CISA Reports Adobe ColdFusion Flaw Exploitation in Federal Agency
In this dynamic field of cybersecurity, one persistent threat continues to loom over businesses that use Adobe’s ColdFusion application. Despite a patch released in March, a ColdFusion flaw is being actively exploited in the unpatched systems.
This article explores the details of the ColdFusion vulnerability, examining recent incidents reported by the U.S. Cybersecurity and Infrastructure Security Agency (CISA) and emphasizing the importance of timely security patches.
ColdFusion Flaw Exploitation
The two incidents reported by CISA at an undisclosed federal agency in June shed light on the severity of the ColdFusion flaw exploitation. In both cases, threat actors exploited the CVE-2023-26360 vulnerability in ColdFusion to gain access to public-facing web servers. The attackers, who may have belonged to one or more separate groups, planted malicious software, including a remote access trojan (RAT), and navigated through file systems using a web shell interface.
CISA highlighted a noteworthy aspect of the incidents – the apparent reconnaissance efforts by the threat actors. Despite the successful breach, there was no evidence of data exfiltration or lateral movement. Instead, the attackers seemed to focus on mapping the broader network. This raises questions about the motives behind the exploitation, hinting at a strategic approach to gather intelligence rather than a direct assault for data theft.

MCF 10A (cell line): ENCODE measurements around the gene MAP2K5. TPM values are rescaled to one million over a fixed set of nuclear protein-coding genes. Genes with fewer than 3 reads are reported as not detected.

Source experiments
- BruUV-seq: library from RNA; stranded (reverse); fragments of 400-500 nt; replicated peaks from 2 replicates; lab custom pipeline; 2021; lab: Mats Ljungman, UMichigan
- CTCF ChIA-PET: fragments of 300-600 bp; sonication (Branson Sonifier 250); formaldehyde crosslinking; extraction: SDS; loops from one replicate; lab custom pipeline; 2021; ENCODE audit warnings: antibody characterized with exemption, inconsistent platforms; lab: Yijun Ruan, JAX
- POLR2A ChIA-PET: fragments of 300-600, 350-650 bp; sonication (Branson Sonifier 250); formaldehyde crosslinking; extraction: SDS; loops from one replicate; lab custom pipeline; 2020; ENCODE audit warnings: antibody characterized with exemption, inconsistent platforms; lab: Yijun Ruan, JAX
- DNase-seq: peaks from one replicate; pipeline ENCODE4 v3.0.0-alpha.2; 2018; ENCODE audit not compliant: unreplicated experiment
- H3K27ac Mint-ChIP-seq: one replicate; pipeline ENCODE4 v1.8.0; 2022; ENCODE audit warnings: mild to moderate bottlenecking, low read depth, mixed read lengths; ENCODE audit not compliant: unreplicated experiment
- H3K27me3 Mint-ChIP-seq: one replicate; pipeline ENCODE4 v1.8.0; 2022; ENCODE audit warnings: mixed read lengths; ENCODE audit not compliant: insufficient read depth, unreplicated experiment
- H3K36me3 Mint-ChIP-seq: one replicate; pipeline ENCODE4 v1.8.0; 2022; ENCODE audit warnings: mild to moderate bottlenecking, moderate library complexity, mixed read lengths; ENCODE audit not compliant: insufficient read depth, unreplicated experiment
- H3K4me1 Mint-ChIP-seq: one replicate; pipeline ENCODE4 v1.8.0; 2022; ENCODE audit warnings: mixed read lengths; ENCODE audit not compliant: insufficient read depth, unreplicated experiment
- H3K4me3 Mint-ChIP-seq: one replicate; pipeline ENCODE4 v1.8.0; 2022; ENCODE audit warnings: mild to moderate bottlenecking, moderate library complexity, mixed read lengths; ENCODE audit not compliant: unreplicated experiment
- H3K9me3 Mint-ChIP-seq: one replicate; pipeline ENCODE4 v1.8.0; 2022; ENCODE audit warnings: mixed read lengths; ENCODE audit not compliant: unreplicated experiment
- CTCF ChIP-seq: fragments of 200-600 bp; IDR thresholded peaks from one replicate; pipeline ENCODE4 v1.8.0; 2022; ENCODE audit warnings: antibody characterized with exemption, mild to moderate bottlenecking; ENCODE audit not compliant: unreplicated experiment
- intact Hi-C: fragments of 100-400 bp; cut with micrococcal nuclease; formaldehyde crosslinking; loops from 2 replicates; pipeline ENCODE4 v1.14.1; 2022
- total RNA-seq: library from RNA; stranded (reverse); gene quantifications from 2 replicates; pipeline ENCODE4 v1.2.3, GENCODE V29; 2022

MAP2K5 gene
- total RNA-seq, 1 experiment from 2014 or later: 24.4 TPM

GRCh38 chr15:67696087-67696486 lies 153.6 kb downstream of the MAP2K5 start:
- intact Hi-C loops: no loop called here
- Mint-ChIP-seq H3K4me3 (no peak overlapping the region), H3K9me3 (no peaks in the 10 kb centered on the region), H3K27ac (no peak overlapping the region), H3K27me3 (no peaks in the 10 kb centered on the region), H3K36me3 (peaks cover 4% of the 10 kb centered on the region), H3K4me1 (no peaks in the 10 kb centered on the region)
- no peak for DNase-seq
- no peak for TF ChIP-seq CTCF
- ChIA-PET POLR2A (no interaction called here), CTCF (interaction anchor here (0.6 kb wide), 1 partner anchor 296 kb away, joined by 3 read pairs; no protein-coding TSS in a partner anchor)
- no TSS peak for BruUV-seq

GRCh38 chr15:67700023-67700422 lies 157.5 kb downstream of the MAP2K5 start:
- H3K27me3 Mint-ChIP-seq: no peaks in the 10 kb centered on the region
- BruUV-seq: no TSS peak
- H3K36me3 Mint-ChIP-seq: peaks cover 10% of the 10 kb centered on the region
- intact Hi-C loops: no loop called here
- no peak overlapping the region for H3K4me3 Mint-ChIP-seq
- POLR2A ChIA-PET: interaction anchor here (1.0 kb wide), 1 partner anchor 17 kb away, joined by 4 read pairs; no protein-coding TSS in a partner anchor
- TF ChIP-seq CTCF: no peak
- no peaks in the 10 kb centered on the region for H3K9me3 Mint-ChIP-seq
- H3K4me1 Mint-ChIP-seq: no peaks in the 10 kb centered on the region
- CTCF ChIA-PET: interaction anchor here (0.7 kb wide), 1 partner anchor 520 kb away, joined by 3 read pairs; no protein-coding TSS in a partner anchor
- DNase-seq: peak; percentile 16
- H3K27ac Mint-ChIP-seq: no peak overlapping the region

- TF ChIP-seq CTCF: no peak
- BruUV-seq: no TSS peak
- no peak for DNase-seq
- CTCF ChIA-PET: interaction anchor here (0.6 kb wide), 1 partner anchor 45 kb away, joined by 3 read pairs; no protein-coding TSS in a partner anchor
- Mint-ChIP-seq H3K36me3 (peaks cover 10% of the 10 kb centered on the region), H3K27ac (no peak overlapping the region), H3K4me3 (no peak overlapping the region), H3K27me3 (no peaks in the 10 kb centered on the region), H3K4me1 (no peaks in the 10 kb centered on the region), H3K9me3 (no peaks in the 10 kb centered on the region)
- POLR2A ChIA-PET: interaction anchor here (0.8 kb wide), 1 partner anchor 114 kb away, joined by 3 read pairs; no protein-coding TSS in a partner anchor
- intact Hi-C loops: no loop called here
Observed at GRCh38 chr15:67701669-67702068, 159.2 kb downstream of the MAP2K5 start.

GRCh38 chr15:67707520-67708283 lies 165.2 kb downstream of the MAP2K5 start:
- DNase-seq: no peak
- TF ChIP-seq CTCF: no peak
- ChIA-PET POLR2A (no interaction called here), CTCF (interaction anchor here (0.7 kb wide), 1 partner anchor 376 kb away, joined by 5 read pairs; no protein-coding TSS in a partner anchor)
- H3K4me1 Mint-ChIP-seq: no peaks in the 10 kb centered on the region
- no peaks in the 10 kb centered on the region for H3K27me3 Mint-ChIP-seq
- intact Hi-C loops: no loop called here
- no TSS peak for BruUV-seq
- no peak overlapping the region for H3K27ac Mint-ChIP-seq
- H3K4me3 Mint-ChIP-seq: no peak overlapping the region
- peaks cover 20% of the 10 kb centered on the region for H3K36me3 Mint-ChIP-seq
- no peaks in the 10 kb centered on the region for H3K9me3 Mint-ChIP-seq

Adobe’s Patch and Persistence of Threat Actors
In March, Adobe released a patch to fix the ColdFusion flaw, recognizing a small number of attacks “in the wild”. Still, there is a reason to be concerned about threat actors’ continued exploitation of unpatched systems. The CVE-2023-26360 vulnerability does not need the targeted victims to take any action in order to allow for arbitrary code execution. Security experts report targeted attacks occurring even after the patch was implemented, which means that companies must remain vigilant and quickly apply updates to safeguard their systems.
To avoid the risks of delayed patching, organizations can utilize an automated live patching solution, KernelCare Enterprise. KernelCare automatically applies all security updates to Linux systems without requiring a reboot or downtime.
Learn more about KernelCare Enterprise live patching here.
The ColdFusion flaw poses a significant risk to organizations, as evidenced by real-world incidents reported by CISA. The threat actors demonstrated a series of specific actions in the reported incidents. From exploiting this vulnerability to gaining access to web servers, identifying opportunities for lateral movement, and planting malware, the attackers exhibited a sophisticated modus operandi.
The sources for this article include a story from SecurityBoulevard.